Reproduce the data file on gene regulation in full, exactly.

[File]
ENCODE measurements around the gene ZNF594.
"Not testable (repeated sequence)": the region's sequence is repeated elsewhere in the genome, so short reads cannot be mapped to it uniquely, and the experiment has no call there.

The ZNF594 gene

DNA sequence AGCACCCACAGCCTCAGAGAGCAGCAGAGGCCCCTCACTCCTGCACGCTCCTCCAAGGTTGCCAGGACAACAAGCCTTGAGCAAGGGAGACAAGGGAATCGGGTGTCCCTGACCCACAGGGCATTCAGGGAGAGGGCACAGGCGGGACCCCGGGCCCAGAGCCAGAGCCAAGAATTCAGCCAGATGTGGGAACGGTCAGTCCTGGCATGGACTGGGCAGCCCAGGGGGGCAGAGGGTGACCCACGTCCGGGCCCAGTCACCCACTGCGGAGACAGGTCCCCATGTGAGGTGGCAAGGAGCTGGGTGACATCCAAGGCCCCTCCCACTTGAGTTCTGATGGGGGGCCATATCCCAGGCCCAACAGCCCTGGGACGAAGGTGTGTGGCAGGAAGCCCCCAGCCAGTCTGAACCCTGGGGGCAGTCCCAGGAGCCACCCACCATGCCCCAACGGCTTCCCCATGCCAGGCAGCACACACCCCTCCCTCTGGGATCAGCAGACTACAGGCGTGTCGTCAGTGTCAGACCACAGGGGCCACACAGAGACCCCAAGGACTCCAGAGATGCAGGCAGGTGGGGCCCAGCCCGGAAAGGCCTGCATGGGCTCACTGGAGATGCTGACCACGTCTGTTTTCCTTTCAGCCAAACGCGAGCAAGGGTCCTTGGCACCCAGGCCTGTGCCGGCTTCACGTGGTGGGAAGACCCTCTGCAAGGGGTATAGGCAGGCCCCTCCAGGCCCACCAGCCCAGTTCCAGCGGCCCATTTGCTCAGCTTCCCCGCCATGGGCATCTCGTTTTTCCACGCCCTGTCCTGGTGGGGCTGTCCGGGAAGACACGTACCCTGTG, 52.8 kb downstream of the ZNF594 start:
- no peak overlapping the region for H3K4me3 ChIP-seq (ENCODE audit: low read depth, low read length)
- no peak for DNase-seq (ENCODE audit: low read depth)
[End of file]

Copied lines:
ENCODE measurements around the gene ZNF594.
"Not testable (repeated sequence)": the region's sequence is repeated elsewhere in the genome, so short reads cannot be mapped to it uniquely, and the experiment has no call there.

The ZNF594 gene

DNA sequence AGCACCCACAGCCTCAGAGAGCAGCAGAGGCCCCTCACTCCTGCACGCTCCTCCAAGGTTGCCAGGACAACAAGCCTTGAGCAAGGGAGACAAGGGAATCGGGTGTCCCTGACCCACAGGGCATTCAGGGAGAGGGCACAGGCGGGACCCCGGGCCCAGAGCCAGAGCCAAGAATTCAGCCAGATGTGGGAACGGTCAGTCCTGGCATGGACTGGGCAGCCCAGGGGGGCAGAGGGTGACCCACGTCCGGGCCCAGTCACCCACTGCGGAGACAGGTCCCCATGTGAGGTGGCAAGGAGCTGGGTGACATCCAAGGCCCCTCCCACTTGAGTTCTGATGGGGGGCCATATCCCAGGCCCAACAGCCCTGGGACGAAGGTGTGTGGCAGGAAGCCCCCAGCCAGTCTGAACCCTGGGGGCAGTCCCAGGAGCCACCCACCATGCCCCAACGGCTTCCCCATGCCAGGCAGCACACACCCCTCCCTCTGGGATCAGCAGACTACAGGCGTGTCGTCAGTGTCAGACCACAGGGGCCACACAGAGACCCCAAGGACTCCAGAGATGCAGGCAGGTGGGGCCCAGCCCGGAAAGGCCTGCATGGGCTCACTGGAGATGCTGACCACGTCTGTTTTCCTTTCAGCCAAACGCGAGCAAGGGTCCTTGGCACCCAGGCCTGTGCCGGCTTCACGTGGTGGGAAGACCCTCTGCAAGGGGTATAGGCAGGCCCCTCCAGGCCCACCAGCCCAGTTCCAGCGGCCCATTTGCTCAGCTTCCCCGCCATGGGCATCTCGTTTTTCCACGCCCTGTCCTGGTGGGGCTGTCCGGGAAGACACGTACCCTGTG, 52.8 kb downstream of the ZNF594 start:
- no peak overlapping the region for H3K4me3 ChIP-seq (ENCODE audit: low read depth, low read length)
- no peak for DNase-seq (ENCODE audit: low read depth)